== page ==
uncomfortable paying an hourly wage for an off-site consultant. Under
this scenario, routine status reports should be required to itemize
the work performed and the time spent. However, the lion’s share of
consulting services are based on a fixed price contract. Here, the
role of the methodology becomes rather important. Whether you are
using “PRIDE” or another Brand X methodology, it is important the consultant
and client both have a clear understanding of the project’s work
breakdown structure, the deliverables to be produced, and the review
points. From this, an effective dialog can be communicated in terms
of managing the project. Further, the methodology becomes the basis
for the preparation of estimates and schedules.
After examining your candidates, it now becomes necessary to
balance the level of expertise against price. Sure, a senior
person can probably get the job done in less time, but perhaps
the costs may be too high for your budget. “Expertise” versus
“expense” becomes a serious consideration at this point.
Whomever is selected, it is important that a written agreement
be prepared and signed. The agreement should reference the Assignment
Definition mentioned above and any other pertinent corporate
verbiage. Very important: make sure it is clear that the work
produced by the consultant becomes your exclusive property (not the
consultant’s). Further, the consultant shouldn’t use misappropriated
work from other assignments. Finally, add a clause pertaining to
workmanship; that the consultant will correct at his/her expense
any defects found; e.g., defective software, data base designs, etc.
MANAGING THE CONSULTANT
The two most obvious ways to manage consultants is by having
them prepare routine status reports and project time reports. Such
reports should be produced on a weekly basis and detail what the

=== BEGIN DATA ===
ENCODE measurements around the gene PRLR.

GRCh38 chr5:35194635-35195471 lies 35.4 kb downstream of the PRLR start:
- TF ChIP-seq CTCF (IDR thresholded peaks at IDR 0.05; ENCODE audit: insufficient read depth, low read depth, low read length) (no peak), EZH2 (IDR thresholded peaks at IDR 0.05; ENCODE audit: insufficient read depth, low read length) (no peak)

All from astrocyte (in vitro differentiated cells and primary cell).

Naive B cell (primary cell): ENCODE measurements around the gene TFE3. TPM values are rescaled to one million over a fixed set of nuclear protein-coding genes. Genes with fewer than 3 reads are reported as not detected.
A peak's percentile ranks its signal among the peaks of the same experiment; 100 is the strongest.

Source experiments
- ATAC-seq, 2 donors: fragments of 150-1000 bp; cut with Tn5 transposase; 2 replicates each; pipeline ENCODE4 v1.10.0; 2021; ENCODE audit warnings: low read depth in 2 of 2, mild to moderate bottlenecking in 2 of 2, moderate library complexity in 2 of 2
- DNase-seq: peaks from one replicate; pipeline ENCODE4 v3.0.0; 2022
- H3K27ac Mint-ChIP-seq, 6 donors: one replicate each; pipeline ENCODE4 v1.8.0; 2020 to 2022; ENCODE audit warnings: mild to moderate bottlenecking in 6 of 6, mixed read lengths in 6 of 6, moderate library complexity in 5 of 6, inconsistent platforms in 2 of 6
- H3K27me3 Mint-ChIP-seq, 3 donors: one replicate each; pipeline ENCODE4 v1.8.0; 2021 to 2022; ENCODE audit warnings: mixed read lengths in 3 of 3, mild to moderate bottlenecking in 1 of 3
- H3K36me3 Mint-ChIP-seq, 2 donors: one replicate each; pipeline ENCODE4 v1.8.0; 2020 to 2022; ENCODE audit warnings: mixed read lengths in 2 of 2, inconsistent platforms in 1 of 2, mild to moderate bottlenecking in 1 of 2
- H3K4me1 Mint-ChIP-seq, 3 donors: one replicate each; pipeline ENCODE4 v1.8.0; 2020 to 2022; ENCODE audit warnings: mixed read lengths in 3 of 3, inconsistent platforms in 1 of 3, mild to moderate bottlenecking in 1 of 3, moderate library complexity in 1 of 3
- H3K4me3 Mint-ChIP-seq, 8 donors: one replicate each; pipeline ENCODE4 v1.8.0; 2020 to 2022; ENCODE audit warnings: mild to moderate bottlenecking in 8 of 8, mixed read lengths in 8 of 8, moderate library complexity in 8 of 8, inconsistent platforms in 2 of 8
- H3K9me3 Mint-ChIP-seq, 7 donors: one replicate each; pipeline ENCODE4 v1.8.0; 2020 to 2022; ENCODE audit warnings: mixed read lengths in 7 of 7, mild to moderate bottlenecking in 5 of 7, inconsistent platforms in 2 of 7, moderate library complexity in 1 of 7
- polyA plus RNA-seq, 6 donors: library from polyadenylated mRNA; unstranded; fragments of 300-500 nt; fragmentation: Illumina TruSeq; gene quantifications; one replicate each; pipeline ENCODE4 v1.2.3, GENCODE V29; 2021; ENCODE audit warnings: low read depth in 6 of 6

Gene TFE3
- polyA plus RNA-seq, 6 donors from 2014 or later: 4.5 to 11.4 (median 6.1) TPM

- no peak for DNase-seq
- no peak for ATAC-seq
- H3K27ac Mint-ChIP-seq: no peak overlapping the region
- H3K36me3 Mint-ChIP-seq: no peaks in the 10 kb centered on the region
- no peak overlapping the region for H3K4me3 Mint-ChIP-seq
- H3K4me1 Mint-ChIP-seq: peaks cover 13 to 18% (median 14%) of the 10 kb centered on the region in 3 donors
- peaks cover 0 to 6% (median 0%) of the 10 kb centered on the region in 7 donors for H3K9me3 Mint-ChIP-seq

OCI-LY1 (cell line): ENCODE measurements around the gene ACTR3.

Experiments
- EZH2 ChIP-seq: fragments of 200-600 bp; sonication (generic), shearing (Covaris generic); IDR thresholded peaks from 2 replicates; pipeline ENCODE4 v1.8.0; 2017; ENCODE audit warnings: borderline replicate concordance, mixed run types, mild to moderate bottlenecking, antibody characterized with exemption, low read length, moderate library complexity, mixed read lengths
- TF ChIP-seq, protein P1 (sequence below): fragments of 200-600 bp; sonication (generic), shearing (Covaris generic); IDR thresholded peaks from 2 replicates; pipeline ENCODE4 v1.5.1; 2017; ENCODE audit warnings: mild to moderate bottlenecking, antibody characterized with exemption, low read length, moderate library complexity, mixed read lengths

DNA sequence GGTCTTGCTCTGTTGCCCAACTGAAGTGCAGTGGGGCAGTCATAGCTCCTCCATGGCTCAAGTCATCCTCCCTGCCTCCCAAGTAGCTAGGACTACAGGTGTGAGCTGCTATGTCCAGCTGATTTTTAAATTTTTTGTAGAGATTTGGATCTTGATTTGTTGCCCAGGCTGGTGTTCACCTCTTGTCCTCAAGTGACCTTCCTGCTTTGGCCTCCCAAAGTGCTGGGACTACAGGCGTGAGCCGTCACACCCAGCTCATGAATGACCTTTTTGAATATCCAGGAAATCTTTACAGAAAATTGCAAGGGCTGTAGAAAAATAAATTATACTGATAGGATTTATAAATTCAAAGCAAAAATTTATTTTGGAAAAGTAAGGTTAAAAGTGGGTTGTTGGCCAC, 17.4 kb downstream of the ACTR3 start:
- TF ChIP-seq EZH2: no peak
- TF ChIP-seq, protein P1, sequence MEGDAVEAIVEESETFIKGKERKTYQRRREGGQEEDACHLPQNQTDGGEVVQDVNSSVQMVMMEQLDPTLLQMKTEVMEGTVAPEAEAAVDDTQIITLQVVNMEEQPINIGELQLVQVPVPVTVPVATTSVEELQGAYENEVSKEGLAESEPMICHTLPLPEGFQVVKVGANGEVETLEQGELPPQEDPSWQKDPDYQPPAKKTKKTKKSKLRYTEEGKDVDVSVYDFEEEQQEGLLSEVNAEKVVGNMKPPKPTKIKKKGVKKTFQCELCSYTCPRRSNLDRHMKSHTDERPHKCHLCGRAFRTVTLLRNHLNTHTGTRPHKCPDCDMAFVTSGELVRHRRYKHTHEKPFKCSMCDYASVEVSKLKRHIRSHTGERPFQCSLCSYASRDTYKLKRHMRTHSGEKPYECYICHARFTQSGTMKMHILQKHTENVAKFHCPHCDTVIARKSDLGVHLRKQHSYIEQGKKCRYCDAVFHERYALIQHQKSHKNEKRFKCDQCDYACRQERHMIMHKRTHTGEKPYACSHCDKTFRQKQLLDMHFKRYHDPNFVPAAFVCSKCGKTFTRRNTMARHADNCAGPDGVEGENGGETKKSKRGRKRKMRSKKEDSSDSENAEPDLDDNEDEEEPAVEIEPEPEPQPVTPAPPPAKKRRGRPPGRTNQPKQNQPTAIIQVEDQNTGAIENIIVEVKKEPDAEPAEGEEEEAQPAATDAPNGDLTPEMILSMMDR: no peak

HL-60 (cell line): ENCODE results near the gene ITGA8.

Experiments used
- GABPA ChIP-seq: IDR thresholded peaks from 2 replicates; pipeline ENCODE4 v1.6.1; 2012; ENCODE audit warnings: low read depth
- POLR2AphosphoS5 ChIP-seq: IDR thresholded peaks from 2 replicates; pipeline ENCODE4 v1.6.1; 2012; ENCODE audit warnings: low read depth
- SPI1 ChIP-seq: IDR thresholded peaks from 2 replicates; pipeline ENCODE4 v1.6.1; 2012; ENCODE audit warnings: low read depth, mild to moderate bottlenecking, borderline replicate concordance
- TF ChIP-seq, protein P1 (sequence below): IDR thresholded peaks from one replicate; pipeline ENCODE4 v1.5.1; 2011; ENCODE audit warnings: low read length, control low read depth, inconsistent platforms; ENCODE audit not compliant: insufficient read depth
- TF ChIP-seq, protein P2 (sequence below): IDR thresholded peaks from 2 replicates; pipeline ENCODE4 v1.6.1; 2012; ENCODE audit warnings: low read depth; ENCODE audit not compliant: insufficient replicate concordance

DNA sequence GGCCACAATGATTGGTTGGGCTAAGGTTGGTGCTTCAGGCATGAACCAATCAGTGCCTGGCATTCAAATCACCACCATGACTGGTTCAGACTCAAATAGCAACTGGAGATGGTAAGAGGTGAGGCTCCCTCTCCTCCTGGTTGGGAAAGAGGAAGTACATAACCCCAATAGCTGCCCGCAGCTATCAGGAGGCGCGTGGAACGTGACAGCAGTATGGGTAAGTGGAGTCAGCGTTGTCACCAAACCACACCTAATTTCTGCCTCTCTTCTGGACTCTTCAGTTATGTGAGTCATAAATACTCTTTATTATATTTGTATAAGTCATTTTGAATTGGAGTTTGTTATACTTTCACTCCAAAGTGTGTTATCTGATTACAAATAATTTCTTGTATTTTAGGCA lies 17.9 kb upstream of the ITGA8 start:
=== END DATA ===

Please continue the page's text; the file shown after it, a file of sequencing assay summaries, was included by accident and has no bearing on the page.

consultant has produced for the past week and detail his/her
plans for the coming week. You, the client, should review and
approve all such reports and file accordingly.
A methodology materially assists in tracking a consultant’s
progress. As a roadmap for a project, the methodology takes the
guesswork out of what is to be produced and when. Without
such a roadmap, you are at the mercy of the consultant. Along
these lines, I am reminded of a story of a large manufacturing
company in the UK who used one of the large CPA firms to
tackle a major system development assignment. The system was
very important to the client, but lacking the necessary in-house
resources to develop it, they turned to the CPA firm to design and
develop it. Regrettably, the client didn’t take the time
to define the methodology for the project and left it to the
discretion of the CPA firm. The project began and the CPA
firm brought on-site many junior staff members to perform
the systems and programming work. So far, so good. However,
considerable time went by before the client asked the senior partner
about the status of the project (after several monthly invoices). The
senior partner assured the client that all was well and the
project was progressing smoothly. More time past (and more
invoices paid) with still nothing to show for it. Becoming
quite anxious, the client began to badger the consultant as
to when the project would be completed. Finally, after several
months of stalling, the consultant proudly proclaimed “Today
we finished Phase 1….but now we have to move on to Phase
2.” And, as you can imagine, there were many more succeeding
phases with no end in sight.
What is the lesson from this story? Without a methodology roadmap,
it is next to impossible to effectively manage a consultant. The
project will lose direction almost immediately and the project will
go into a tailspin. The only person who wins in this regard
is the consultant who is being paid regardless of what work
is produced. Instead of vague generalities, you, the client,
have to learn to manage by deliverables.
My single most important recommendation to anyone considering
the use of outside consultants is simple: Get everything in
writing! Clearly define the work assignment, get a signed
agreement spelling out the terms of the assignment, and
demand regular status reports.
I am always amazed how companies give consulting firms
carte blanche to perform project work as they see fit. Abdicating
total control to a consultant is not only irresponsible, it is
highly suspicious and may represent collusion and kickbacks.
There is nothing magical in managing consultants. It requires
nothing more than simple planning, organization, and control. If you
are not willing to do this, then do not be surprised with the results
produced. Failure to manage a consultant properly or to adequately
inspect work in progress will produce inadequate results. So, do
yourself (and your company) a favor, do your homework and create a
win-win scenario for both the consultant and yourself.